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WPTV looks into where recyclables go in St. Lucie County

Posted: 5:15 PM, Jun 19, 2019
Updated: 2019-06-20 04:28:21-04
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ST. LUCIE COUNTY, Fla. — WPTV is committed to Protecting Paradise. We are focused on environmental issues with a goal of helping to bring awareness to existing problems and search for workable solutions. Have a story idea? Email us at paradise@wptv.com

Every week you put your recycling bin at the curb for pickup, but do you know where all the paper and plastic goes?

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With China’s ban on contaminated imports, many countries have been looking at inward solutions to recycling. In St. Lucie County, nearly all the recyclables are being sold domestically.

Inside the St. Lucie County Bailing and Recycling Facility, about 25 tons of recyclables are processed each hour.

“St. Lucie County recycles about 17,000 tons of paper and cardboard each year. That’s over 3,000 tons heavier than the entire Brooklyn Bridge,” said Rebecca Olson, Solid Waste Marketing & Quality Control Coordinator.

Recycling trucks dump the items onto the tipping floor at the facility before being processed. From there, a loader scoops them up and puts the recyclables into a drum feeder, and then they head up a conveyor belt. The plastics, glass, paper, and metals are sorted and then bailed.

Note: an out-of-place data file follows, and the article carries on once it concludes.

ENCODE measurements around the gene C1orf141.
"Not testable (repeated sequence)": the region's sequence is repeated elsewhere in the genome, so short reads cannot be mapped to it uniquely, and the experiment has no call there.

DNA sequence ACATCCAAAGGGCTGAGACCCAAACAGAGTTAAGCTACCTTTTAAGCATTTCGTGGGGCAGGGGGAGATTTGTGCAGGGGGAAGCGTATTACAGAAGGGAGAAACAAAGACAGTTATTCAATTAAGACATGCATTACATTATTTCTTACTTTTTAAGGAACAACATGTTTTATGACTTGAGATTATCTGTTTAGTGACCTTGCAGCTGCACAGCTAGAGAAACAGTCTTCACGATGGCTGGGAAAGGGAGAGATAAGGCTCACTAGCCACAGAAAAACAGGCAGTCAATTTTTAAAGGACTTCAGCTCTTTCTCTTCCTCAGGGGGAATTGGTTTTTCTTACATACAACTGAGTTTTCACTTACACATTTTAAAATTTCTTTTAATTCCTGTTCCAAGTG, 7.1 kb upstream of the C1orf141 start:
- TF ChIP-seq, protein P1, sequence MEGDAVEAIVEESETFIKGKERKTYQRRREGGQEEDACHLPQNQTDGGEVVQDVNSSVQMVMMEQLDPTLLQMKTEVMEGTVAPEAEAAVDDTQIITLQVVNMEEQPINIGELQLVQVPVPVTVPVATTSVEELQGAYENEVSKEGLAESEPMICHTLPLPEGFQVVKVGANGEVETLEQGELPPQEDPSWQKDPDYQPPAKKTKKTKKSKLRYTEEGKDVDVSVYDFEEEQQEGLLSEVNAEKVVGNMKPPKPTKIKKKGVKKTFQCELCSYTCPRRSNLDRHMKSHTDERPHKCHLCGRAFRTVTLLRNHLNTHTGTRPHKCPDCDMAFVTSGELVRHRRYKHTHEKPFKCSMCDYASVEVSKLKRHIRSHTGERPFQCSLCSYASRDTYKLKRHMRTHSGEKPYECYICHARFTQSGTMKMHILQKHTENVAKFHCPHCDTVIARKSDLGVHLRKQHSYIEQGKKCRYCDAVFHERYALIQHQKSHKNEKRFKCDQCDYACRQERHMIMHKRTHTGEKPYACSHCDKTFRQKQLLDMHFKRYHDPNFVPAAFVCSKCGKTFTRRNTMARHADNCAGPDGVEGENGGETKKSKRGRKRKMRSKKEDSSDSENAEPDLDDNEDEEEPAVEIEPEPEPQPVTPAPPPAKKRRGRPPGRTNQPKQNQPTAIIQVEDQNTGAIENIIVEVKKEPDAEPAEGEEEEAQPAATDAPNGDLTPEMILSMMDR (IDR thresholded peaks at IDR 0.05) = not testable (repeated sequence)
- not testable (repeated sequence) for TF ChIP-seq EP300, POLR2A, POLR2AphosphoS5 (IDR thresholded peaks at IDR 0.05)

“A lot of people think just because China is no longer taking our recyclables that we don’t have anywhere to send them,” Olson said.

In St. Lucie County, 99 percent of recyclables are sold to recycling companies and mills, and turned into usable materials like rolls of recycled paper and sheets of aluminum. For instance, water and soda bottles are sent to a plant in Summerville, Georgia.

“Those get sent mostly to a plant that makes the polymer carpet,” Olson said.

The bails of paper, plastics, and aluminum are also loaded on a truck and shipped to mills in the Southeast to be reused. The items are turned into raw materials for things like pipe and plastic lumber and sheet aluminum.

“It helps the environment, it cuts down on us having to create new landfills in the future,” said Edward McDuffie, the Integrated Waste Management

“The more we recycle the more we keep out of the landfill, so it’s really for the future of the residents,” said Olson, who added the only thing here that goes to the landfill is actual garbage.

St. Lucie County is working to keep its contamination rate low, and is reaching out to other municipalities that want to recycle but so not have the means.

Click here to learn more about what can and cannot go into your recycling bin.